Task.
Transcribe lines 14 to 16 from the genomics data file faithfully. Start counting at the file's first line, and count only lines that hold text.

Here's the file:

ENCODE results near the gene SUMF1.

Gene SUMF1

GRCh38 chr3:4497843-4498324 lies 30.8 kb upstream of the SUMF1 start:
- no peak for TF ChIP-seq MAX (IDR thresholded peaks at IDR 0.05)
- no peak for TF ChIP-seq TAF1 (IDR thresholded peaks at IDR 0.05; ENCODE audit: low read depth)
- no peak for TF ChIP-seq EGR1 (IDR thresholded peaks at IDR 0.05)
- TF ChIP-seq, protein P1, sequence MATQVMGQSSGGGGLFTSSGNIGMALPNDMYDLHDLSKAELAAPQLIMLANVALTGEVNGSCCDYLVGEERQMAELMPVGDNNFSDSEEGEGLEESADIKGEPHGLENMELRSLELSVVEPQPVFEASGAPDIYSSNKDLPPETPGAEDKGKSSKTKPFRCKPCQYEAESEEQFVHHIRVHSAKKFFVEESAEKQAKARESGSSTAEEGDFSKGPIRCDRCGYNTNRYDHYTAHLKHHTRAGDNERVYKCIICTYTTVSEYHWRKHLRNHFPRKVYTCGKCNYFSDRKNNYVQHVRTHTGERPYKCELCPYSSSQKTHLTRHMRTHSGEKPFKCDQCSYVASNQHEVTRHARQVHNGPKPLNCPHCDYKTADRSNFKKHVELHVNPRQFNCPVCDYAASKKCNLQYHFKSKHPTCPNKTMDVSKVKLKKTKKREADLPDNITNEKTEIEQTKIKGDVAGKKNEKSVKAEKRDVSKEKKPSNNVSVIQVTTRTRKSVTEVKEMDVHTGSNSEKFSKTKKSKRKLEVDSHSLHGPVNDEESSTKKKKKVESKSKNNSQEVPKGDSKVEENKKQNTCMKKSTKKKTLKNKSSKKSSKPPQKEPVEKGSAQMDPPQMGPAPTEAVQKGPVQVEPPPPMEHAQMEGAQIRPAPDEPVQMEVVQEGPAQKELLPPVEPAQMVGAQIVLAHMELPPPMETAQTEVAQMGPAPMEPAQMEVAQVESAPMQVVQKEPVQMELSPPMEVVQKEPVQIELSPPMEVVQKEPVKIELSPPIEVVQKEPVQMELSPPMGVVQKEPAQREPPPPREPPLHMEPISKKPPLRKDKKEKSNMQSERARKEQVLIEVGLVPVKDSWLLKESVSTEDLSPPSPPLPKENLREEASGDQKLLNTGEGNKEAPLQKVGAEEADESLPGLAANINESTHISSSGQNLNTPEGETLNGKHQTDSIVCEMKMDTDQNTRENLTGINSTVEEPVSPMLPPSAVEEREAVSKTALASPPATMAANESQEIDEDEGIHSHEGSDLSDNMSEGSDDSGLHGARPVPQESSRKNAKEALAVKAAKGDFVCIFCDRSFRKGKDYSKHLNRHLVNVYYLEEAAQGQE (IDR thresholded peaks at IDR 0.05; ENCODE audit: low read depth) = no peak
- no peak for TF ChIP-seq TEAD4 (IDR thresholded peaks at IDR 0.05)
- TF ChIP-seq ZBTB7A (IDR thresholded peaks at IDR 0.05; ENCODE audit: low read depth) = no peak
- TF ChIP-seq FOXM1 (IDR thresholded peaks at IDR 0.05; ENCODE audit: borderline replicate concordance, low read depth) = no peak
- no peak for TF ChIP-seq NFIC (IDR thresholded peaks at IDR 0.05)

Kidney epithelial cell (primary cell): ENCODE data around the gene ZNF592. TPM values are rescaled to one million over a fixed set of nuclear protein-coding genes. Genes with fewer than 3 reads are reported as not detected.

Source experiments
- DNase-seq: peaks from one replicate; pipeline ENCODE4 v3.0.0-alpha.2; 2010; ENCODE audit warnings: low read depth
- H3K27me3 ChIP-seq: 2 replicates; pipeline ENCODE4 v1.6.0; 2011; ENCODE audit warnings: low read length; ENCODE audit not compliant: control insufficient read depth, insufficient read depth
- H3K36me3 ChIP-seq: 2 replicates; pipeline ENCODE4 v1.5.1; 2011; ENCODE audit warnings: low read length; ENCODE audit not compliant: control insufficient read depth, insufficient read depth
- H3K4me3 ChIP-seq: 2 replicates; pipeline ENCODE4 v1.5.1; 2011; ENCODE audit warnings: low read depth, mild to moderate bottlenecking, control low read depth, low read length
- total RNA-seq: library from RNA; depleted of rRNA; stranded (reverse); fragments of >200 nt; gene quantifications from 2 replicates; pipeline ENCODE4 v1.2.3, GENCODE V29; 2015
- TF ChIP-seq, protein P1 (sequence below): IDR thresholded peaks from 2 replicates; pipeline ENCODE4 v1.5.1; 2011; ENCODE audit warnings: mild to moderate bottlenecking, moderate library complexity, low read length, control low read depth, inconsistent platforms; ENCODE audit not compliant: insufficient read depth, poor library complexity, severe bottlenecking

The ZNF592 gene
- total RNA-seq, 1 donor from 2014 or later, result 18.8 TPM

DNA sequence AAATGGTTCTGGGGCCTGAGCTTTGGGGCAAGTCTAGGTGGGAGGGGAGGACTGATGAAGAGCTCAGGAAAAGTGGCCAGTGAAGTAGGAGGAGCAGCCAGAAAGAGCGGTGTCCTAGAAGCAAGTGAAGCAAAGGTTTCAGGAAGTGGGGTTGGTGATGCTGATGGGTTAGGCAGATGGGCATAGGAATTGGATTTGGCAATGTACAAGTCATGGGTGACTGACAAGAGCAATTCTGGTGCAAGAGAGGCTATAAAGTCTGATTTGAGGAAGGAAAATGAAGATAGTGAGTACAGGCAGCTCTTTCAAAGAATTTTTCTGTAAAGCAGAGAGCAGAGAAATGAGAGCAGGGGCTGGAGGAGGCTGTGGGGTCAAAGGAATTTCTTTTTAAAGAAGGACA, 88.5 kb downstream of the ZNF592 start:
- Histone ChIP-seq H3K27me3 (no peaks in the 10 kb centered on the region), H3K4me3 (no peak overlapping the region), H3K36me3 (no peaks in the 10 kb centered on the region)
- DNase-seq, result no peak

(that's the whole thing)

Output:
- DNase-seq: peaks from one replicate; pipeline ENCODE4 v3.0.0-alpha.2; 2010; ENCODE audit warnings: low read depth
- H3K27me3 ChIP-seq: 2 replicates; pipeline ENCODE4 v1.6.0; 2011; ENCODE audit warnings: low read length; ENCODE audit not compliant: control insufficient read depth, insufficient read depth
- H3K36me3 ChIP-seq: 2 replicates; pipeline ENCODE4 v1.5.1; 2011; ENCODE audit warnings: low read length; ENCODE audit not compliant: control insufficient read depth, insufficient read depth